These wasps are often black, with yellow or red markings. They have stingers, which are used to attack ground-dwelling larvae of Scarab beetles or Tiger beetles. Tiphiid wasps obtain nectar from flowers. While there are few species that occur in Illinois, some of them, such as Myzinum quinquecincta (Five-Banded Tiphiid Wasp), are common visitors to prairie wildflowers.
Molecular Biology and Genetics
Statistics of barcoding coverage
Specimen Records: 483
Specimens with Sequences: 351
Specimens with Barcodes: 330
Species With Barcodes: 21
Public Records: 12
Public BINs: 1
|This article does not cite any references or sources. (December 2007)|
The Tiphiidae (also known as the tiphiid wasps or, rarely, flower wasps) are a family of large solitary wasps whose larvae are almost universally parasitoids of various beetle larvae, especially those in the superfamily Scarabaeoidea.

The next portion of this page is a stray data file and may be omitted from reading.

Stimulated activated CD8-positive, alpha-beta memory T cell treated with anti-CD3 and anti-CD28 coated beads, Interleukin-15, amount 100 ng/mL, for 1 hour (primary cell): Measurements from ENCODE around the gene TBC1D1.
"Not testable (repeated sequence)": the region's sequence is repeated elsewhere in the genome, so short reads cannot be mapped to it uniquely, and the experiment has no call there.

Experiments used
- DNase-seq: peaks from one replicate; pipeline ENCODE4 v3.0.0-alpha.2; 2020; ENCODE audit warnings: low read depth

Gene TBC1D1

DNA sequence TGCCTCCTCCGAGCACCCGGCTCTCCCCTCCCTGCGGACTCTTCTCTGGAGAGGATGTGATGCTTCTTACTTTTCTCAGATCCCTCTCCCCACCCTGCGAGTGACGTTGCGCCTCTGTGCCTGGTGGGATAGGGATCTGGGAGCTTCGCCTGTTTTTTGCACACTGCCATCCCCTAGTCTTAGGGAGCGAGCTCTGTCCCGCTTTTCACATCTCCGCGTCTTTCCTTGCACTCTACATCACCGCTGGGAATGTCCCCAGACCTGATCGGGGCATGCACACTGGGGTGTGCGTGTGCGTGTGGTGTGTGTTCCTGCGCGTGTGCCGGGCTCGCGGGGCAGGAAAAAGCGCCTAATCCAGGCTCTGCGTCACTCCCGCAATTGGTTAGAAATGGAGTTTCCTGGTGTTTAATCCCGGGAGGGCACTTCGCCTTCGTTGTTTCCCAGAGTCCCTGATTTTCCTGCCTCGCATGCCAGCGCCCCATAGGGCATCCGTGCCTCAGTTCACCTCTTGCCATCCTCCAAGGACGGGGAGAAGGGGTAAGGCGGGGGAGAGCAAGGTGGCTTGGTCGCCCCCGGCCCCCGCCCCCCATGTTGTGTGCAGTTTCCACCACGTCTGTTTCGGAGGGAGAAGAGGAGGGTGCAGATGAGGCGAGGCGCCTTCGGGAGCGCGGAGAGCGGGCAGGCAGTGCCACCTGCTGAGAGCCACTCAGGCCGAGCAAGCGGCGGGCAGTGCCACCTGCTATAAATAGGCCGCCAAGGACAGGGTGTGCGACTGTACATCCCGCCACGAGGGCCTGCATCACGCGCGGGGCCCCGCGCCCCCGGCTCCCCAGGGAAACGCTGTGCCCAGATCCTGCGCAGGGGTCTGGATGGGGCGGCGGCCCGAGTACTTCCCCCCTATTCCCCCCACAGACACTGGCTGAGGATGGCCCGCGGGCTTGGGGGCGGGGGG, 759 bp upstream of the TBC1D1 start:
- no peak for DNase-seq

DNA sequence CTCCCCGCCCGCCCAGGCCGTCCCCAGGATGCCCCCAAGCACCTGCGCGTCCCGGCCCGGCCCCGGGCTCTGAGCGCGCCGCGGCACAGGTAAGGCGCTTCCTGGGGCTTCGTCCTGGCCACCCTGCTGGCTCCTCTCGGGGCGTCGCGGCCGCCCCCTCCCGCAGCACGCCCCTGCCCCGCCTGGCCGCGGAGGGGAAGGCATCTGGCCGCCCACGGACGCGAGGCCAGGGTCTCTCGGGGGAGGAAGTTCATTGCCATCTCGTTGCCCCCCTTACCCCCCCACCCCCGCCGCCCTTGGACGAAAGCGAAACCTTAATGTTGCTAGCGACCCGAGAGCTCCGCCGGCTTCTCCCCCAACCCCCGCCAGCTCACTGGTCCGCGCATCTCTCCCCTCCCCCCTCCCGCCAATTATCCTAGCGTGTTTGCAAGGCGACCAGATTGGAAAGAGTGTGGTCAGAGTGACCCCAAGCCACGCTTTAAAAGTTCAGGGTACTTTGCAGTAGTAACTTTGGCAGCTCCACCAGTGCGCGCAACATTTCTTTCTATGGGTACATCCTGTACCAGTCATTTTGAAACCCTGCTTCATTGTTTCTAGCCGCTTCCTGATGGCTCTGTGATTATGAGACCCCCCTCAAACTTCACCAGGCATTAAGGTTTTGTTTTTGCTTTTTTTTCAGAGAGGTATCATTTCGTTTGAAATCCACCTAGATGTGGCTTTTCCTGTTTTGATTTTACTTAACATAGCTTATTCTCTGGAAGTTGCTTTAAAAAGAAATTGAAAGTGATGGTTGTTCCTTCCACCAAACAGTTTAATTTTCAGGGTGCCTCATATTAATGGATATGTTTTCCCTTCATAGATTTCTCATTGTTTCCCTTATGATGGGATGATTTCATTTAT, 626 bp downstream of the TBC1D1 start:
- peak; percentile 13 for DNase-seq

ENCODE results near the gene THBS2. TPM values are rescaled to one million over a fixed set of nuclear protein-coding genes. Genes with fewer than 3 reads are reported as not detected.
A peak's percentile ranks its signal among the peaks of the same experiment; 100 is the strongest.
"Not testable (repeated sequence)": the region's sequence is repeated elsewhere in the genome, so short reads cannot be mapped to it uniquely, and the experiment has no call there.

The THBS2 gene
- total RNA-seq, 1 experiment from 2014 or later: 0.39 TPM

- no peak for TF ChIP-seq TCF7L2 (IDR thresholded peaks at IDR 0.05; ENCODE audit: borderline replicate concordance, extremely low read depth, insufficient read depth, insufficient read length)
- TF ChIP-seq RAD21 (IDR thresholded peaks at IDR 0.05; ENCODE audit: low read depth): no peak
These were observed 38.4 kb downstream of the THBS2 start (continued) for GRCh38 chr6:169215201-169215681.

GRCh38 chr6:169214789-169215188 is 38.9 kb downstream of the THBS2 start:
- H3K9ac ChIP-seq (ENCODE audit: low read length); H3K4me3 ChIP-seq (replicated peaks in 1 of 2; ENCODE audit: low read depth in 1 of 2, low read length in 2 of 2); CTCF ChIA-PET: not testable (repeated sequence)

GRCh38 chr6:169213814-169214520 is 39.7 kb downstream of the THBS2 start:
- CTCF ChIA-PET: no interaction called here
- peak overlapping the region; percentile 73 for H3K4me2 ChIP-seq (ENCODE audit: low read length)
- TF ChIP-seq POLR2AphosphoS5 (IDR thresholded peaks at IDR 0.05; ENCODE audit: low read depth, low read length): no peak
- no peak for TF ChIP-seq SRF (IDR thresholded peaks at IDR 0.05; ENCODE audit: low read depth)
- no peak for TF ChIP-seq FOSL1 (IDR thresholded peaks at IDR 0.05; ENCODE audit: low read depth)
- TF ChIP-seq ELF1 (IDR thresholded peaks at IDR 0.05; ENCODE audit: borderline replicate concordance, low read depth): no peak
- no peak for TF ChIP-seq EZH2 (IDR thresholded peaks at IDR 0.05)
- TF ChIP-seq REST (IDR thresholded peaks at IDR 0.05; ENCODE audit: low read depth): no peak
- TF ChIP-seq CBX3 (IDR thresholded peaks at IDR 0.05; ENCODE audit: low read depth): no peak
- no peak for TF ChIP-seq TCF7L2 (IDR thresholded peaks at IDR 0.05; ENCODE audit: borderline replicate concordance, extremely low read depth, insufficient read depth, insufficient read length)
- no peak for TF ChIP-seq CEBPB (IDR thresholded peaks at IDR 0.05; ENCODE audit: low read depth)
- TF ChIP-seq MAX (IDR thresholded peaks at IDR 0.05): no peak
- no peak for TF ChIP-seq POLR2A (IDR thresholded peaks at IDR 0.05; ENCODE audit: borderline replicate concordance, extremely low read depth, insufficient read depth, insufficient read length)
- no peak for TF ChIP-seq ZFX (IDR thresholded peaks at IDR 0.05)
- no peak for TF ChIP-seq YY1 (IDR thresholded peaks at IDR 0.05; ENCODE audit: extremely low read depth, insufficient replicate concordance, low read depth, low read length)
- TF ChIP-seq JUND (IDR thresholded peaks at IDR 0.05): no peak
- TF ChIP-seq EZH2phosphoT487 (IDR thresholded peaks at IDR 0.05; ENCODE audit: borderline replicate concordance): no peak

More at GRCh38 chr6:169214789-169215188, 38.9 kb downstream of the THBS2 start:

Most species are small, but they can be up to 30 mm long. The females of some subfamilies (all Brachycistidinae, Diamminae, Methochinae, and Thynninae) are wingless, and hunt ground-dwelling (fossorial) beetle larvae, or (in one species) mole crickets. The prey is paralysed with the female's sting and an egg is lain on it so the wasp larva has a ready supply of food. In species where both sexes are winged, males are similar in size to the females, but are much more slender. The males of species with wingless females, however, are often much larger than the females and have wings, the adults mating in the air, with the female carried by the male's genitalia. Adults feed on nectar and are minor pollinators. As some of the ground-dwelling scarab species attacked by tiphiids are pests, some of these wasps are considered beneficial as biological control agents.
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